Protesters march, police launch manhunt, racial tension rises

MINNEAPOLIS -- Marchers protested the death of a young black man at the hands of police. Police hunted men who fired into a crowd of protesters. Racial tensions heightened Tuesday in Minnesota's largest city.Hundreds marched to Minneapolis City H...

MINNEAPOLIS -- Marchers protested the death of a young black man at the hands of police. Police hunted men who fired into a crowd of protesters. Racial tensions heightened Tuesday in Minnesota's largest city.
Hundreds marched to Minneapolis City Hall from near where 24-year-old Jamar Clark was shot and killed by a Minneapolis police officer early Nov. 15. Among their chants: "No justice, no peace. Prosecute the police." "Send those killer cops to jail."
Meanwhile, Minneapolis police arrested three white men in connection with late Monday shootings in which five black protesters were shot and injured near the 4th police precinct station, where protesters have set up camp since Clark's shooting.
Some protesters called the shooters white supremacists.
Five black men ages 19 to 43 suffered non-life-threatening injuries, police said. Witnesses said the protesters were trying to escort the men out of the area when the shooting occurred
Three of the victims went to a hospital by private vehicle, two were taken to another hospital by ambulance. At least one victim was back protesting Tuesday.
A 23-year-old man was arrested in a Bloomington home at 11:20 a.m. Tuesday and men 21 and 26 years old turned themselves in at about 2:30 p.m.
Police said a Hispanic man arrested in his car at midday was not at the shooting scene and was released. They did not indicate if they are seeking anyone else.
The shooting occurred at 10:40 p.m. Monday.
A police news release said the department continues to work with the Hennepin County attorney and FBI on the case.
FBI spokesman Kyle Loven said on Tuesday that the FBI was "aware of last night's incident and is coordinating with the Minneapolis police to assess the situation and determine whether federal action is appropriate."
He declined to say whether the FBI was investigating the shooting as a possible hate crime.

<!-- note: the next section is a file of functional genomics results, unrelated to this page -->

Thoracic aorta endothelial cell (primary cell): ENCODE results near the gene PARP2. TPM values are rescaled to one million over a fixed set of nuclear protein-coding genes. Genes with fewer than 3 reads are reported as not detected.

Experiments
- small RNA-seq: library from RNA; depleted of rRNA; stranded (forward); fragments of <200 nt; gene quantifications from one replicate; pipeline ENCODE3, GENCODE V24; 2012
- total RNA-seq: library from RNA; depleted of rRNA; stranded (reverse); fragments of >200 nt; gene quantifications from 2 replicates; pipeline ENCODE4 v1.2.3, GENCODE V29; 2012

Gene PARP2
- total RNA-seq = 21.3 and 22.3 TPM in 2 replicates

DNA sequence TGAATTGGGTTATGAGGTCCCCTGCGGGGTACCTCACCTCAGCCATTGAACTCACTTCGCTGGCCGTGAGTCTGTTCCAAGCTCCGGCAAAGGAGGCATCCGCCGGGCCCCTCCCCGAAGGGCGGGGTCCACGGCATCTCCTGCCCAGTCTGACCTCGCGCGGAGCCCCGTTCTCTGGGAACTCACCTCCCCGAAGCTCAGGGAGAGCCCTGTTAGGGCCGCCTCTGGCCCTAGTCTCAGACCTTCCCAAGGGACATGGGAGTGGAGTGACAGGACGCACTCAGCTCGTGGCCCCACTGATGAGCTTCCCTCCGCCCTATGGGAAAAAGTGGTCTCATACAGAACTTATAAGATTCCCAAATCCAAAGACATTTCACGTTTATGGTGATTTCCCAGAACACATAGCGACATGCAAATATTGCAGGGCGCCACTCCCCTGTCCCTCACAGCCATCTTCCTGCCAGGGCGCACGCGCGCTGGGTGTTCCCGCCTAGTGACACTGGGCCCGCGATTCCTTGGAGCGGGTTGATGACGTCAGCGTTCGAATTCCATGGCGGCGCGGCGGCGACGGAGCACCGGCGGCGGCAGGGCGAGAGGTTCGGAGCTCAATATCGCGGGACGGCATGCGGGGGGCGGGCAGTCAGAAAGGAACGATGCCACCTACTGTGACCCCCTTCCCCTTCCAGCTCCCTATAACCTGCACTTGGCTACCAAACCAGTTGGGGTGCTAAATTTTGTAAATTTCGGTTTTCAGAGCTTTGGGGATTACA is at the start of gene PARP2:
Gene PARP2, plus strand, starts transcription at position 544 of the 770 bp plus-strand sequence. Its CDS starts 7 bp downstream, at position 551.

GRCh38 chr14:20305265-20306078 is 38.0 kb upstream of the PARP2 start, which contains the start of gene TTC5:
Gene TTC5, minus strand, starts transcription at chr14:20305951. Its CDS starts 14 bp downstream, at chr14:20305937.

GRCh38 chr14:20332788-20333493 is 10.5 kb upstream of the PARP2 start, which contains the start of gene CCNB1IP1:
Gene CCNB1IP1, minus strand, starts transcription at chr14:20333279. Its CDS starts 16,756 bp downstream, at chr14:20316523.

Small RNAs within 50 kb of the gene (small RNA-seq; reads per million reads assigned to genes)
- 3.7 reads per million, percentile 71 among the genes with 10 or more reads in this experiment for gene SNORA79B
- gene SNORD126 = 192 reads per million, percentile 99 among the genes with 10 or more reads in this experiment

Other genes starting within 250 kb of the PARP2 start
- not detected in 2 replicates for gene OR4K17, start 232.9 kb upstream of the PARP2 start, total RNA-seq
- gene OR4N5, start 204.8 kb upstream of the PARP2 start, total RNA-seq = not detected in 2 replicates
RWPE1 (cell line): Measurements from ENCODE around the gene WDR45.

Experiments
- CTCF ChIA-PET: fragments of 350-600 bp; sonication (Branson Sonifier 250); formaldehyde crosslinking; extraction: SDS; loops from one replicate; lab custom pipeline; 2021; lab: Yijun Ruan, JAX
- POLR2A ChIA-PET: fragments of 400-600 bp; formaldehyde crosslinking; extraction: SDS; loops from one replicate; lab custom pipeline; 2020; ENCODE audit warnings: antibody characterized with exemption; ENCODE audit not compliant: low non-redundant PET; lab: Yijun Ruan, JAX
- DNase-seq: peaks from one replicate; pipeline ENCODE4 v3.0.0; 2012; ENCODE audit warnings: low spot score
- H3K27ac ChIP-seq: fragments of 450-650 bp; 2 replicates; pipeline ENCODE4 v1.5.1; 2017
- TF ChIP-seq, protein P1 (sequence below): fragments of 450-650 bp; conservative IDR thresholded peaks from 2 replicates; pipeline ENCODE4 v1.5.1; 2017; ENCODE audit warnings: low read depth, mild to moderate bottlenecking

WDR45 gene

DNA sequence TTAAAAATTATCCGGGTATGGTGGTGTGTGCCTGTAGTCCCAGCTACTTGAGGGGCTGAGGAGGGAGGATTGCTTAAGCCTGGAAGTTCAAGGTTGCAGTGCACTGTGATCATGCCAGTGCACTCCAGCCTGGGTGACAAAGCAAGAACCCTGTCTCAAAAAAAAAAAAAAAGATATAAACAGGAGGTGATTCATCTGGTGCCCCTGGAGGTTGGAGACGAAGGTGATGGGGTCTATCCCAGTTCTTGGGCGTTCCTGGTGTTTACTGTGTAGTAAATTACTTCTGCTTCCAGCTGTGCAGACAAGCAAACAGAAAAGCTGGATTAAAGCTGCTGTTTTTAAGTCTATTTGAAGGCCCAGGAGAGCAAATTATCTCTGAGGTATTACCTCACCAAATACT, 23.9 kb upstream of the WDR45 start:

On its Facebook page, Black Lives Matter Minneapolis called the shootings an act of "domestic terrorism."
Tuesday's march came despite Clark's family saying that the Monday night shootings mean it is time to end the protest.
A statement from Clark's brother, Eddie Sutton, urged the protests to stop.
"We appreciate Black Lives Matter for holding it down and keeping the protests peaceful," Sutton said in a statement. "But in light of tonight's shootings, the family feels out of imminent concern for the safety of the occupiers, we must get the occupation of the 4th Precinct ended and onto the next step."
However, protesters said Monday night's shooting convinced them to maintain their 4th Precinct occupation that began soon after Clark's Nov. 15 shooting.
"We will not bow to fear or intimidation," Black Lives Matter Minneapolis' Miski Noor said. "We are recommitting our occupation of the 4th Precinct until we get justice."
Pastor Danny Givens Jr. of Above Every Name Church said the demonstrators will not be scared away.
"We ain't going nowhere..." he said. "We ain't scared of domestic terrorists."
Marchers, meanwhile, stopped traffic from the 4th Precinct in North Minneapolis to City Hall in the downtown late Tuesday afternoon to express their frustration with police.
One of the marchers' chants at City Hall asked the Hennepin County attorney to make the decision about charging police in the Clark shooting. However, County Attorney Mike Freeman said Tuesday that he will submit the case to a grand jury.
Protesters say that grand juries seldom hand up charges against police.
A major driver in the protest is a demand that investigators release videos taken at the Clark shooting scene. State and federal authorities say they will not release videos during their investigation.
Gov. Mark Dayton on Monday said he has seen a video taken from an ambulance on the shooting scene and he found it an inconclusive piece of evidence as investigators try to figure out if Clark was handcuffed.
Some witnesses say Clark was handcuffed, something police strongly deny. That prompted marchers to chant: "Handcuffed? Don't shoot."
The march and other protests that have gone on around Minneapolis police's 4th Precinct station are in reaction to the shooting of Clark death by a police officer. Police say Clark was fighting for possession of the gun of one of two officers responding to a disturbance call.
Clark's funeral is noon Wednesday in a North Minneapolis church.

Reuters news service contributed to this story.

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